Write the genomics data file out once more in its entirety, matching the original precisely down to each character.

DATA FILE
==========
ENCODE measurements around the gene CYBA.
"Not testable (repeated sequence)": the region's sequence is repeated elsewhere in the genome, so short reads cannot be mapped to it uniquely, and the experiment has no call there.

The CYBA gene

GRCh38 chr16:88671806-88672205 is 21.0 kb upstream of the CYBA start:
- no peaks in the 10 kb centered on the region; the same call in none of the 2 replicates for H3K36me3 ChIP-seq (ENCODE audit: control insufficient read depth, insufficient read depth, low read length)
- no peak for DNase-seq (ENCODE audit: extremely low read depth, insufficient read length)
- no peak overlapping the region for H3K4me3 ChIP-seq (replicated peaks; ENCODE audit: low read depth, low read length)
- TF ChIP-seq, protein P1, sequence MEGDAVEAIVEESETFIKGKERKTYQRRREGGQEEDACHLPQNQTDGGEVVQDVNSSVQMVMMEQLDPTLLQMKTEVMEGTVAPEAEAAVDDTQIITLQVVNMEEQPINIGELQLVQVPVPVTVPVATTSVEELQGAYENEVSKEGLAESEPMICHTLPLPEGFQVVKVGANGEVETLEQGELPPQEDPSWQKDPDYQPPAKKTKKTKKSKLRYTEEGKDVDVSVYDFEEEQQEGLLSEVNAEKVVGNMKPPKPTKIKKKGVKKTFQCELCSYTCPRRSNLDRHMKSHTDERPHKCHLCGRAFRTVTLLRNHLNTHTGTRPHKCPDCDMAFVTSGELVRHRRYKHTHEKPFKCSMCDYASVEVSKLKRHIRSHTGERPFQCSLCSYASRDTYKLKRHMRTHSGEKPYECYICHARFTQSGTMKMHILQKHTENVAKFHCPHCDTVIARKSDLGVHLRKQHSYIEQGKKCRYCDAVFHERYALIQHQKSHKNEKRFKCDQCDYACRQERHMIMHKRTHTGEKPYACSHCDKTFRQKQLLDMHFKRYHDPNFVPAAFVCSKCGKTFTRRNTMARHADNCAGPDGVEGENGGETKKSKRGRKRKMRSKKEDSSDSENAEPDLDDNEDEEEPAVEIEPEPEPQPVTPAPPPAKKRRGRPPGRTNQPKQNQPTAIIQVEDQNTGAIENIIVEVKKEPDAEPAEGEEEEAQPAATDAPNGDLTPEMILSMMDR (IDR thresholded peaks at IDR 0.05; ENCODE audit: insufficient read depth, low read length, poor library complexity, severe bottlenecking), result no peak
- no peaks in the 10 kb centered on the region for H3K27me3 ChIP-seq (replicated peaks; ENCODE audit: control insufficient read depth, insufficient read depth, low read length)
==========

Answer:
ENCODE measurements around the gene CYBA.
"Not testable (repeated sequence)": the region's sequence is repeated elsewhere in the genome, so short reads cannot be mapped to it uniquely, and the experiment has no call there.

The CYBA gene

GRCh38 chr16:88671806-88672205 is 21.0 kb upstream of the CYBA start:
- no peaks in the 10 kb centered on the region; the same call in none of the 2 replicates for H3K36me3 ChIP-seq (ENCODE audit: control insufficient read depth, insufficient read depth, low read length)
- no peak for DNase-seq (ENCODE audit: extremely low read depth, insufficient read length)
- no peak overlapping the region for H3K4me3 ChIP-seq (replicated peaks; ENCODE audit: low read depth, low read length)
- TF ChIP-seq, protein P1, sequence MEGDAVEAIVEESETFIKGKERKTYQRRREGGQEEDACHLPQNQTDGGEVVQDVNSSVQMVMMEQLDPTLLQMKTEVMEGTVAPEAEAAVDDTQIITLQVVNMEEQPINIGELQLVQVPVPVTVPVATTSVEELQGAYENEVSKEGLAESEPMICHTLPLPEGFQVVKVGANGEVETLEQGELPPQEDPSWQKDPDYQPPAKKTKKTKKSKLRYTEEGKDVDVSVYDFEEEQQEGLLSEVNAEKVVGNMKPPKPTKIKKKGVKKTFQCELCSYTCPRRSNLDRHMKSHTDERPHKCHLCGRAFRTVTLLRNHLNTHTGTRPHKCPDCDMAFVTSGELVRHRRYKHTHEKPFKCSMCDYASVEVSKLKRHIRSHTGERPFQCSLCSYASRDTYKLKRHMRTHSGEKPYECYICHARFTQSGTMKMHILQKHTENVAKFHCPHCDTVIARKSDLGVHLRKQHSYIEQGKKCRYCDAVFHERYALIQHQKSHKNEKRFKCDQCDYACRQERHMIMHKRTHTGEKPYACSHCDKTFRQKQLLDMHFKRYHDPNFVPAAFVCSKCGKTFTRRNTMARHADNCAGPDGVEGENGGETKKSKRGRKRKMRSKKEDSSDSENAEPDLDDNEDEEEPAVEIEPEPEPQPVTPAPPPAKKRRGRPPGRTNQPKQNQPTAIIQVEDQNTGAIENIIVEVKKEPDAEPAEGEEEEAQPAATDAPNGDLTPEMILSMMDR (IDR thresholded peaks at IDR 0.05; ENCODE audit: insufficient read depth, low read length, poor library complexity, severe bottlenecking), result no peak
- no peaks in the 10 kb centered on the region for H3K27me3 ChIP-seq (replicated peaks; ENCODE audit: control insufficient read depth, insufficient read depth, low read length)